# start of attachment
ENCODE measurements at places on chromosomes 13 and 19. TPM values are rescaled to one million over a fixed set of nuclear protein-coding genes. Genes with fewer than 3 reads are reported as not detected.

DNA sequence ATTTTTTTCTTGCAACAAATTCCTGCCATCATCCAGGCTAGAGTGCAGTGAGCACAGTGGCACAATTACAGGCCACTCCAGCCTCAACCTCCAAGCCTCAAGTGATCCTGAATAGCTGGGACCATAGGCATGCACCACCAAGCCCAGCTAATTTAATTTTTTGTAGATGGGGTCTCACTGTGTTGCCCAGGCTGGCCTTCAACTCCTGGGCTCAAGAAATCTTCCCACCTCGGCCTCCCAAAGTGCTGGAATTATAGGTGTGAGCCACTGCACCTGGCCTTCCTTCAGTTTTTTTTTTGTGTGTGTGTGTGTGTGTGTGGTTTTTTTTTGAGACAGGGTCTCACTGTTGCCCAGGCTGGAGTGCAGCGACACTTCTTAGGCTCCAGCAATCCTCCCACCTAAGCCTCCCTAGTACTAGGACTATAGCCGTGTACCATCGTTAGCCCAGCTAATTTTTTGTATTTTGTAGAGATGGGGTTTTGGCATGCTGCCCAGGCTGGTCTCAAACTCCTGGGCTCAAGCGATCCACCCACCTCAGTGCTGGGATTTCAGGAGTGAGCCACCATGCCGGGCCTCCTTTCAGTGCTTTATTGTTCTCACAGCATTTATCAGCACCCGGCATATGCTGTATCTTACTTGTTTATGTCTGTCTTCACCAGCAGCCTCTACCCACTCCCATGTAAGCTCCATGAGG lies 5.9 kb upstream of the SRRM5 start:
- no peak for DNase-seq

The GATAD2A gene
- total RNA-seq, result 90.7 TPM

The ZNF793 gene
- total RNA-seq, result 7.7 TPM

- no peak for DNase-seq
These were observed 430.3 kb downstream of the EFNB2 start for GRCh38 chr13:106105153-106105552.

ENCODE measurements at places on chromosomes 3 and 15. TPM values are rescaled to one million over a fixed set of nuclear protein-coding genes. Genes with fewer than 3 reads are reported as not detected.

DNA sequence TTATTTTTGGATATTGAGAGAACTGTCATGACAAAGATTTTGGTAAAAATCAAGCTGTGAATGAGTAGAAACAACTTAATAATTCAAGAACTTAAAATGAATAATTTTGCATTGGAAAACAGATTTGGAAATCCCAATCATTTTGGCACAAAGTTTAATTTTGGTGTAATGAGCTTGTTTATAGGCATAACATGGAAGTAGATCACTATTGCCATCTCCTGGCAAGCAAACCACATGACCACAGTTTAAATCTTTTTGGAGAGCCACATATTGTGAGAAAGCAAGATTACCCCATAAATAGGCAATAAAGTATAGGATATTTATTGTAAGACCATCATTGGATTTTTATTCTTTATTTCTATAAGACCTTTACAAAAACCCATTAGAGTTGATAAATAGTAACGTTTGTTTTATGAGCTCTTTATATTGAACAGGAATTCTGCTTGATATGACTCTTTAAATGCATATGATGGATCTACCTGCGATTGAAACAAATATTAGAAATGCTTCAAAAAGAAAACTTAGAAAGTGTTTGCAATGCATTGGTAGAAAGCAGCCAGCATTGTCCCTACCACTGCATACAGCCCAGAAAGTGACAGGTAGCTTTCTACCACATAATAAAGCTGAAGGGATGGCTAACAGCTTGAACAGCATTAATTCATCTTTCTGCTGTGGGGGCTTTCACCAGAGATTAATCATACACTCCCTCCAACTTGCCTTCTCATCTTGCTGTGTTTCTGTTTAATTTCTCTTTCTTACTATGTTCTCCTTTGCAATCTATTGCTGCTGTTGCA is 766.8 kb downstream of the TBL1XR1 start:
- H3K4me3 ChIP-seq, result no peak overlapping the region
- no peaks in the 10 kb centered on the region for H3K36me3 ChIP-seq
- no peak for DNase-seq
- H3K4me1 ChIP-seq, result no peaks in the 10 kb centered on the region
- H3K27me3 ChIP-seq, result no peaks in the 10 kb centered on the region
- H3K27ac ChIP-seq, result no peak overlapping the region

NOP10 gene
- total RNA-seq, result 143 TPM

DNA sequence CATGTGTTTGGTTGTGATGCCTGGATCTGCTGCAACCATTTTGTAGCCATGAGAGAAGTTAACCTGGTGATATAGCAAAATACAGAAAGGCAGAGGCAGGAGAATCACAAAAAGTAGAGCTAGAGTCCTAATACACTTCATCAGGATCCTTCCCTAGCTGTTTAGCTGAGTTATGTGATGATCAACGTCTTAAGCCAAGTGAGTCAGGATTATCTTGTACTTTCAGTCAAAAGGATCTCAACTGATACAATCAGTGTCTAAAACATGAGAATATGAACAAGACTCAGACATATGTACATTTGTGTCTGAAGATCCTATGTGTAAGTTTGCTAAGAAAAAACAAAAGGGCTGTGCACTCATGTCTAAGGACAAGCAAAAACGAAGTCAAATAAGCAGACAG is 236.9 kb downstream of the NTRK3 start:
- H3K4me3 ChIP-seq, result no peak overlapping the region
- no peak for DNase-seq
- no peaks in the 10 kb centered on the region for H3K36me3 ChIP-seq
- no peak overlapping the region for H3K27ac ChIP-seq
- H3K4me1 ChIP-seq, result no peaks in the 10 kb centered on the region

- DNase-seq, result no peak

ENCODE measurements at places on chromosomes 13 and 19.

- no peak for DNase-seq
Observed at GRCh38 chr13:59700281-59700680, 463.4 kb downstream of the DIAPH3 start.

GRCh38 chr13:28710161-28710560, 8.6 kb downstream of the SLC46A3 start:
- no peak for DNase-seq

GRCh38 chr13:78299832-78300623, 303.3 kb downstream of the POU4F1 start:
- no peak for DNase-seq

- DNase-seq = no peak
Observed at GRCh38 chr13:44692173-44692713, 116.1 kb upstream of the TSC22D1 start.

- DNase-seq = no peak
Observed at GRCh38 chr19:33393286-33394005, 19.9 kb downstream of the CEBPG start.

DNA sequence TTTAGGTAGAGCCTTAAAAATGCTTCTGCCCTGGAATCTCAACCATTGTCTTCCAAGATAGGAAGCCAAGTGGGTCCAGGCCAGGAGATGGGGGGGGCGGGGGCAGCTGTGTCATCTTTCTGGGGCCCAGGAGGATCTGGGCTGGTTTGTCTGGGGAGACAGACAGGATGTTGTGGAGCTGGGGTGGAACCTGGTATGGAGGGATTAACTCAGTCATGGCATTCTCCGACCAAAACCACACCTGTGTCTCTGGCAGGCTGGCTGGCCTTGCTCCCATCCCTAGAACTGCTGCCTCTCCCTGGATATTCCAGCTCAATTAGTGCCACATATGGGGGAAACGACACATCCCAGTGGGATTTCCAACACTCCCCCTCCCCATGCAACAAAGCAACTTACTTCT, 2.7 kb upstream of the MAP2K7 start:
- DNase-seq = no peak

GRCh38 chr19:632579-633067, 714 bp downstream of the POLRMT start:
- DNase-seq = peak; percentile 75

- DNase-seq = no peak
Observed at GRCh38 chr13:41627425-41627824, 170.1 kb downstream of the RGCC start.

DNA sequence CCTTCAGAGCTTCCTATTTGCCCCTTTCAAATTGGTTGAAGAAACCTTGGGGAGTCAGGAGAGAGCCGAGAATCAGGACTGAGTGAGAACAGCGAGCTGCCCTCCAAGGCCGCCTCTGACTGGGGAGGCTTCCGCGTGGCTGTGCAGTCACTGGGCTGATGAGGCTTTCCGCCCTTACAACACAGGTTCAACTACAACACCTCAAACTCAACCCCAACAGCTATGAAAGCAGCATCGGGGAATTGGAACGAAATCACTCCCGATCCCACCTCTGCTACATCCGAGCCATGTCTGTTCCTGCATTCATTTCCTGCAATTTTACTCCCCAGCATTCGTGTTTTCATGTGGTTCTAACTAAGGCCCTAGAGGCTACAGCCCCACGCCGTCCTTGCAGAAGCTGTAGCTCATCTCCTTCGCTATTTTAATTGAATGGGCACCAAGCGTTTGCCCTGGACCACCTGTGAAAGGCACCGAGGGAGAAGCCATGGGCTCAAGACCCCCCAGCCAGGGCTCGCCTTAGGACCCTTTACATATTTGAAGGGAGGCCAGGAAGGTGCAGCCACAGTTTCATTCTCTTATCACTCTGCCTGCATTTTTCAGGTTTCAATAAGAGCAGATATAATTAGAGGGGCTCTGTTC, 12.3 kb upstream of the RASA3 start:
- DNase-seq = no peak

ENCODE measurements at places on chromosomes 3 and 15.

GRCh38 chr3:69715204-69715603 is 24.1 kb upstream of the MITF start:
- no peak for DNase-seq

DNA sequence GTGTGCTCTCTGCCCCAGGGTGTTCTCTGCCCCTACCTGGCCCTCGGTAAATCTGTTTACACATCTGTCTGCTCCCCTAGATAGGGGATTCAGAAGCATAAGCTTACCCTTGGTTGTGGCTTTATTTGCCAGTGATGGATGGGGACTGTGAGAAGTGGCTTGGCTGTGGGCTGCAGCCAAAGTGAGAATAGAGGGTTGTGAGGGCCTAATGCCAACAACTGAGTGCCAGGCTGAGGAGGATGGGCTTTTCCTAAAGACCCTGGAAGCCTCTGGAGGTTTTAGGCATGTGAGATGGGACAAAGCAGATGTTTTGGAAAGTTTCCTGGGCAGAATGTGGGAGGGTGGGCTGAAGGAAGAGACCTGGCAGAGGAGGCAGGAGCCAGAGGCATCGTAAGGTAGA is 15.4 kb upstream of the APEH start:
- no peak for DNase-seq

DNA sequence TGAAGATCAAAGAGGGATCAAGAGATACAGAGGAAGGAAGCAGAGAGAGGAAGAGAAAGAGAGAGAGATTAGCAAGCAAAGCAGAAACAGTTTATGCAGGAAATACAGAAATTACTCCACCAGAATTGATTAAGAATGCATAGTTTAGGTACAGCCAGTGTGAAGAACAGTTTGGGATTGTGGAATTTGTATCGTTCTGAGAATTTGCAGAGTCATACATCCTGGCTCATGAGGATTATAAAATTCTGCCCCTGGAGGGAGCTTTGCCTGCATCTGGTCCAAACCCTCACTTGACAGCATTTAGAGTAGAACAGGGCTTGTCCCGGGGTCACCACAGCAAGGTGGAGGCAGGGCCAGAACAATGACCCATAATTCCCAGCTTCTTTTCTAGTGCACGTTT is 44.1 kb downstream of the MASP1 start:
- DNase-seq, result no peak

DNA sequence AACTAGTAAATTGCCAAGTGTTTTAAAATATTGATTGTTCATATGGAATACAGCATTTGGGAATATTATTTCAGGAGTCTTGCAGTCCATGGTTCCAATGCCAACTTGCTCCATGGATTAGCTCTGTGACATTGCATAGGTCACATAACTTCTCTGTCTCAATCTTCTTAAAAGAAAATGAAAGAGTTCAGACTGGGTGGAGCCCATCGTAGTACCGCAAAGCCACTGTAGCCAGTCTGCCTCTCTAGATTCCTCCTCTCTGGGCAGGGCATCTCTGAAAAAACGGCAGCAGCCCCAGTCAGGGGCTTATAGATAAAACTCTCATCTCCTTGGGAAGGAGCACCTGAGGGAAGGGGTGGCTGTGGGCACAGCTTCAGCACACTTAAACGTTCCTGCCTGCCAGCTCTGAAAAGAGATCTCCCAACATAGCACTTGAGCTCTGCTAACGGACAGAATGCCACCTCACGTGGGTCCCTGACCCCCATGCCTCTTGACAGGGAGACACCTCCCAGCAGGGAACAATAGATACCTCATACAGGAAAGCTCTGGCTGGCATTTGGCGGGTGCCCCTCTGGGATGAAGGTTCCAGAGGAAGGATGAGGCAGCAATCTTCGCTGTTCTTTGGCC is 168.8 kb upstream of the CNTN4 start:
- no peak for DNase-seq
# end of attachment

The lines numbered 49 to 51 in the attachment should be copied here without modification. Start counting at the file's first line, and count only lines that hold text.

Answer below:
DNA sequence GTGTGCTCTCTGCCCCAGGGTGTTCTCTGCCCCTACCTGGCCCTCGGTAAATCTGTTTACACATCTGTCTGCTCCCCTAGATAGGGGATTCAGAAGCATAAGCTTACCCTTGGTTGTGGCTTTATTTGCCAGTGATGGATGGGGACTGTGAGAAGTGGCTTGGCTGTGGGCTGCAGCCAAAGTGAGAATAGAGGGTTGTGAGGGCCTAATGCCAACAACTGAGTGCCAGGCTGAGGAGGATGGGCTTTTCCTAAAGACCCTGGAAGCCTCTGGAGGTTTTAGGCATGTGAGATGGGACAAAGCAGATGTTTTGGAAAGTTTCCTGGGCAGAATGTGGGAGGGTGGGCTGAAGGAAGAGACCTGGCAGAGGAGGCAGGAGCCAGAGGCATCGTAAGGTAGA is 15.4 kb upstream of the APEH start:
- no peak for DNase-seq

DNA sequence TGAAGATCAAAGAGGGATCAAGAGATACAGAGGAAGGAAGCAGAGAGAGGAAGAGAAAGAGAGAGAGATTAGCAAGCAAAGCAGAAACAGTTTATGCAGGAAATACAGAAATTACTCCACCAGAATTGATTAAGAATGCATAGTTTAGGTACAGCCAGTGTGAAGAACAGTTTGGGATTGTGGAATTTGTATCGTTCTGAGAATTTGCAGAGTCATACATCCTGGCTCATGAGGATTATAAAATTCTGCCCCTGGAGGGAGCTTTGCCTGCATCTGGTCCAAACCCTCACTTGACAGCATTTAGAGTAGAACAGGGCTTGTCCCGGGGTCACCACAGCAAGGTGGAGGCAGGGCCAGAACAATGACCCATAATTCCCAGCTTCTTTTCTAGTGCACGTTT is 44.1 kb downstream of the MASP1 start: